Date of Award

Spring 5-23-2021

Document Type

Honors Thesis


Latin American, Latino & Caribbean Studies

First Advisor

Marcelo Borges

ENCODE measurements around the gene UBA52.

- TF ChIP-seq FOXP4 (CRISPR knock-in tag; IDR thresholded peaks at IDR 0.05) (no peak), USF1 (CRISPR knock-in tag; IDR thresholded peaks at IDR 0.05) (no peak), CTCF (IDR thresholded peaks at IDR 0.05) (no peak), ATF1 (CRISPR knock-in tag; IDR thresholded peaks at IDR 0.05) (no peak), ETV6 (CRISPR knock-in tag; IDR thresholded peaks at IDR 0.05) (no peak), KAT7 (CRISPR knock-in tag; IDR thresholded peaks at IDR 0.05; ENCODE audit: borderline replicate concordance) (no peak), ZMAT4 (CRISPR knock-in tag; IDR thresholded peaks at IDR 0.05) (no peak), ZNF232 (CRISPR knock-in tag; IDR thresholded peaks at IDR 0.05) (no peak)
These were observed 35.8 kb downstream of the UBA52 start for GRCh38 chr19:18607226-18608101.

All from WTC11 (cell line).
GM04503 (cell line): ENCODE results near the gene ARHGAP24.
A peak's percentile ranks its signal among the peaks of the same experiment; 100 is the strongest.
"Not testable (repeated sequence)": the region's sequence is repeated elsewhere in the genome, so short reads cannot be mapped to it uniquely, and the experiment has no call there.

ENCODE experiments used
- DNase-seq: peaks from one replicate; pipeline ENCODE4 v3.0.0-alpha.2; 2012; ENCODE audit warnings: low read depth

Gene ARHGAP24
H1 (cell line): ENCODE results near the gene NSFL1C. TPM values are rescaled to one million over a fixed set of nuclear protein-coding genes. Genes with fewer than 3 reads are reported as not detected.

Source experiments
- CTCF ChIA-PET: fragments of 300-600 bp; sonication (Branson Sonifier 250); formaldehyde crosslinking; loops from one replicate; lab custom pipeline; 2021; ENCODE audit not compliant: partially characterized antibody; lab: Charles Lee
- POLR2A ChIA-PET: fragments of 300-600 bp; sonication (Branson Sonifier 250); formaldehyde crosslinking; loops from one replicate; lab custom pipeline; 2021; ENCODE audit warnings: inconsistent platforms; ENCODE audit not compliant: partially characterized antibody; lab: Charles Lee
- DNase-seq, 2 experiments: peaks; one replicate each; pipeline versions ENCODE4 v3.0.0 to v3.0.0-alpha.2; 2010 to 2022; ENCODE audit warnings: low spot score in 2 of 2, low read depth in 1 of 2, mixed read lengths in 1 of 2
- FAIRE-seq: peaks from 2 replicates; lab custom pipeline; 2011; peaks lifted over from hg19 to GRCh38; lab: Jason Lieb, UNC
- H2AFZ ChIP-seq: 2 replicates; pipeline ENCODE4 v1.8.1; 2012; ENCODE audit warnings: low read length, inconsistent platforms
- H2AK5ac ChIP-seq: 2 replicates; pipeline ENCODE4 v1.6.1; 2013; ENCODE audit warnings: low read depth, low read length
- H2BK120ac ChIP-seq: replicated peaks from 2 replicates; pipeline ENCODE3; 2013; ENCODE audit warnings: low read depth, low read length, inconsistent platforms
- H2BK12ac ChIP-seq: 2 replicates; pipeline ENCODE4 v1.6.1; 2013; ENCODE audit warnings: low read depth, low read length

The growing share of women migrating for reasons of work—a trend conceptualized as the feminization of labor migration—has increasingly become a matter of interest in migration studies. This paper seeks to visibilize Bolivian migrant women as social and political actors by shedding light on their labor migration experiences in Argentina. Through content analyses of Argentine labor and immigration legislation; newspaper articles; and Facebook posts from prominent migrant organizations in Argentina, I investigate Bolivian migrant women’s invisibility, their resistance to this invisibility, and whether their resistance empowers them as women. Specifically, I address both the principal macro-level – exclusionary laws and labor market segmentation on the basis of myths— and micro-level factors— the unique nature of their work and gendered family dynamics—that contribute to Bolivian migrant women’s invisibility. However, on both levels, invisibility is resisted. In addition to quotidian strategies of survival, migrant women resist, negotiate and endure invisibilization through collective action. Applying three fundamental collective action processes identified in movement literature—political opportunity, mobilization resources, and framing structures— I analyze the resistance of five migrant feminist organizations based in Buenos Aires. I find that at the individual level, many Bolivian migrant women feel empowered as a result of their collective resistance to the invisibility they face as migrant women in Argentina.